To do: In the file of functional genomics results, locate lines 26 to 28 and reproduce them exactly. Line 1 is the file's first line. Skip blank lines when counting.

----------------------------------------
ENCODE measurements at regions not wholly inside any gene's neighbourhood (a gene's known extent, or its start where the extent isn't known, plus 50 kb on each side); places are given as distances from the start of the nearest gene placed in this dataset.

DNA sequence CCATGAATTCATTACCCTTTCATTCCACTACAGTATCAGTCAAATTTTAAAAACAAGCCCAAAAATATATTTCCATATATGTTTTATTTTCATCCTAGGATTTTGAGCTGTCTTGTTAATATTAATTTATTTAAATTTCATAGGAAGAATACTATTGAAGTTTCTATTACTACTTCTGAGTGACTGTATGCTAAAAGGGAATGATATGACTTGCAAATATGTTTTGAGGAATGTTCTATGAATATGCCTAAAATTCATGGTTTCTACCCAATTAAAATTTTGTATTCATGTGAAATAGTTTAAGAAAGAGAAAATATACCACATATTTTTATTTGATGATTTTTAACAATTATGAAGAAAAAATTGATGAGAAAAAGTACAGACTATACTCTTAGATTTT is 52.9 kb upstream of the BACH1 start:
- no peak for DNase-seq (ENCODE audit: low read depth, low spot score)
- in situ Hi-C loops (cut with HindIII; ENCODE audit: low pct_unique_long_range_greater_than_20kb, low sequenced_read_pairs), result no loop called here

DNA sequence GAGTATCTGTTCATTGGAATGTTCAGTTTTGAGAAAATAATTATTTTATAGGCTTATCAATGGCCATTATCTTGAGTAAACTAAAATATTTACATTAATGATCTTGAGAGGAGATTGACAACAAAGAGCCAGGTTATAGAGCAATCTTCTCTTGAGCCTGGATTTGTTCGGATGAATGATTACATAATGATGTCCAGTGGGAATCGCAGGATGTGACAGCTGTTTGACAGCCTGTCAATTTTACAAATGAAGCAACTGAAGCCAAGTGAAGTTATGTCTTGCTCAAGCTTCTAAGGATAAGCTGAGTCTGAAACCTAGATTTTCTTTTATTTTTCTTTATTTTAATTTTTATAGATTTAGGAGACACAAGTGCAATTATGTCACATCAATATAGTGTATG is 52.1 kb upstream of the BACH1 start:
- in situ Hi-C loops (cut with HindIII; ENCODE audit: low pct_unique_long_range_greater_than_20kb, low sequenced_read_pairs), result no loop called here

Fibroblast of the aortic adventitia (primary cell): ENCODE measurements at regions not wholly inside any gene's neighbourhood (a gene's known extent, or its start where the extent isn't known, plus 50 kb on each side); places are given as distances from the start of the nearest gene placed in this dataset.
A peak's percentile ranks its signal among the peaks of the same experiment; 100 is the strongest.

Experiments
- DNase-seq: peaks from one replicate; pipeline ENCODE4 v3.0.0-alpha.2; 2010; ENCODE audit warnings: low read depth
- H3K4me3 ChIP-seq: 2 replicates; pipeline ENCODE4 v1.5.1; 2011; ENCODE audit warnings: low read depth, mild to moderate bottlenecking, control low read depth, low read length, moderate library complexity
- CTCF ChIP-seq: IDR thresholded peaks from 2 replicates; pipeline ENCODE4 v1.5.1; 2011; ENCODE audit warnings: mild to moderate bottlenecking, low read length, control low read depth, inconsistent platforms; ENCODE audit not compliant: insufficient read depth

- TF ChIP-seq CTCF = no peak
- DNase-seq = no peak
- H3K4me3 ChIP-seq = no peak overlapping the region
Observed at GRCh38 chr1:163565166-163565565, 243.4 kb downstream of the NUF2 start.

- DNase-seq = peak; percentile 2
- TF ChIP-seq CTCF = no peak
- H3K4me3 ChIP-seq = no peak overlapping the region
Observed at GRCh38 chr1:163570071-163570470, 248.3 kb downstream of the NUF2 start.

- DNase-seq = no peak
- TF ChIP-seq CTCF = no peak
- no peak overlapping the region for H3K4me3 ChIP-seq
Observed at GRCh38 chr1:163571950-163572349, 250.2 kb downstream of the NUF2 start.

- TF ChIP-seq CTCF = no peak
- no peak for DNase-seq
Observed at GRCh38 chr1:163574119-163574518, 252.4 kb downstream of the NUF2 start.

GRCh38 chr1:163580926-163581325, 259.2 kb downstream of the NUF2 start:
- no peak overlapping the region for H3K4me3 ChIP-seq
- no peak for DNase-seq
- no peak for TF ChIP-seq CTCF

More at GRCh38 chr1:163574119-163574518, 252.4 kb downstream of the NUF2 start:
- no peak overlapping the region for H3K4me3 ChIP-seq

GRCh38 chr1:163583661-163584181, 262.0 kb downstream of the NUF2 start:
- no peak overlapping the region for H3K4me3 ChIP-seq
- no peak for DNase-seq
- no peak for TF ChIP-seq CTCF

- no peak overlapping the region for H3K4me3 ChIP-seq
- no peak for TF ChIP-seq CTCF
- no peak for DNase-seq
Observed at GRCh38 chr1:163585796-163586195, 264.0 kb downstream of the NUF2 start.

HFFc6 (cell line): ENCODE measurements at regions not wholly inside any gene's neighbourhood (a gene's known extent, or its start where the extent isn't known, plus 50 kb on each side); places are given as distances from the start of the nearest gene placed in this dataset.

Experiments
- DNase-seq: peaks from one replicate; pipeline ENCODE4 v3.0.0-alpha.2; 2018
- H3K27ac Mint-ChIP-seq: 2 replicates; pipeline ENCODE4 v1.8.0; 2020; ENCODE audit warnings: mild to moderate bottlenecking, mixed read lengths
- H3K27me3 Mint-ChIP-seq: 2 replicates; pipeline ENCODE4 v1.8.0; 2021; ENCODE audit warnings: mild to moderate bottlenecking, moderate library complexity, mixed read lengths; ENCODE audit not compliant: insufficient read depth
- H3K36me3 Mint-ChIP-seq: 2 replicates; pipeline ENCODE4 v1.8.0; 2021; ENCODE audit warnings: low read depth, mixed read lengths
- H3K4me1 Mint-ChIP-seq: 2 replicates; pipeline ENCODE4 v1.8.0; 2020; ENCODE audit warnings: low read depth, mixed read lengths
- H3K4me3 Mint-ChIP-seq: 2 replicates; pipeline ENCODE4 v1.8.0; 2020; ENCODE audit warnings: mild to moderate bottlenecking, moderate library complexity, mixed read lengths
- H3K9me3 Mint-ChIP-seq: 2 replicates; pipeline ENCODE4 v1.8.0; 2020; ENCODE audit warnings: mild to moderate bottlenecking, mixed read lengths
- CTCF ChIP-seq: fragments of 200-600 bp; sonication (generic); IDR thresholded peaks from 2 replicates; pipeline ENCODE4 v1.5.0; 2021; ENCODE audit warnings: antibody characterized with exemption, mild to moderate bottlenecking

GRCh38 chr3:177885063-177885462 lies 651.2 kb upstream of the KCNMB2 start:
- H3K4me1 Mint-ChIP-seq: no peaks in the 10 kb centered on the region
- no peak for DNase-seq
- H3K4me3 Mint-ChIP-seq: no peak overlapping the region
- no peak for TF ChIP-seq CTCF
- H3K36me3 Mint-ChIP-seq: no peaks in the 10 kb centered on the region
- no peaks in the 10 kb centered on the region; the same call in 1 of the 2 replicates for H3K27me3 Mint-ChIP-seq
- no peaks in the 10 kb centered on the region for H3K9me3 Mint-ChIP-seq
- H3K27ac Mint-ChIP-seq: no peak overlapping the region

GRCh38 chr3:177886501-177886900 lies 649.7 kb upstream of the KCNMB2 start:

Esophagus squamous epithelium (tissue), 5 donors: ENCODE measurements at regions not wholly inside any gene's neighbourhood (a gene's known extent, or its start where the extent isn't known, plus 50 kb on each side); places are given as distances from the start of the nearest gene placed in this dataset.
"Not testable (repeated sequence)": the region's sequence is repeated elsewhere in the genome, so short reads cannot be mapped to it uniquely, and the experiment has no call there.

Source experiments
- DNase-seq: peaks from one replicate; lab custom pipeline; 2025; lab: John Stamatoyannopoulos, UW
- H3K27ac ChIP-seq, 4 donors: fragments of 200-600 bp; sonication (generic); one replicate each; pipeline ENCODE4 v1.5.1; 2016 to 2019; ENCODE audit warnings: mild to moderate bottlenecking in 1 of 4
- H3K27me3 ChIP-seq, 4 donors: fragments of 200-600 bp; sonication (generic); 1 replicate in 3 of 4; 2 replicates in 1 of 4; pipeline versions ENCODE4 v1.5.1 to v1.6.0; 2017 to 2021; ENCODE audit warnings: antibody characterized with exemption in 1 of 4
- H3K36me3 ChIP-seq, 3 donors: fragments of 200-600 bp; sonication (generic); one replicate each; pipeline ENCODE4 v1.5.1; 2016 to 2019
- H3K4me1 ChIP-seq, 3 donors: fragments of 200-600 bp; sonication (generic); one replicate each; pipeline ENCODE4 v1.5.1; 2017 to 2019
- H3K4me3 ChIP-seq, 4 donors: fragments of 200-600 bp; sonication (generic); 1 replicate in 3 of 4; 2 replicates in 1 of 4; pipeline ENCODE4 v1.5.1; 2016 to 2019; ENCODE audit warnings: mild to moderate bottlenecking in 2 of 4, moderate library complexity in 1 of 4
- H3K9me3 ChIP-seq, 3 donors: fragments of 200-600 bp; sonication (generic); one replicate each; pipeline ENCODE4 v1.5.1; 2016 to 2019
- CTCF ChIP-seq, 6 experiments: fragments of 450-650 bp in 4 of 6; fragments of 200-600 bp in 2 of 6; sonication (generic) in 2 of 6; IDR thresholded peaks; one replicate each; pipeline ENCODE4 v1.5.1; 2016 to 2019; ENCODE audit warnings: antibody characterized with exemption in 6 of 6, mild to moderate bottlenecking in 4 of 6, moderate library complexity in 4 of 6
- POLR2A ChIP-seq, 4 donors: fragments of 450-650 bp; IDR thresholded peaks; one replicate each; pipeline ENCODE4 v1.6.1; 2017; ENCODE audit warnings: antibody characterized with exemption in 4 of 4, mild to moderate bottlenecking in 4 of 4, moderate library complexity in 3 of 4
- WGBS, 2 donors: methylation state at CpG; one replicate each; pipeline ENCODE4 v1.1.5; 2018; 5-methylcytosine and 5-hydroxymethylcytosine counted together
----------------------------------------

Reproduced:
- no peak for DNase-seq
Observed at GRCh38 chr1:163574119-163574518, 252.4 kb downstream of the NUF2 start.

GRCh38 chr1:163580926-163581325, 259.2 kb downstream of the NUF2 start: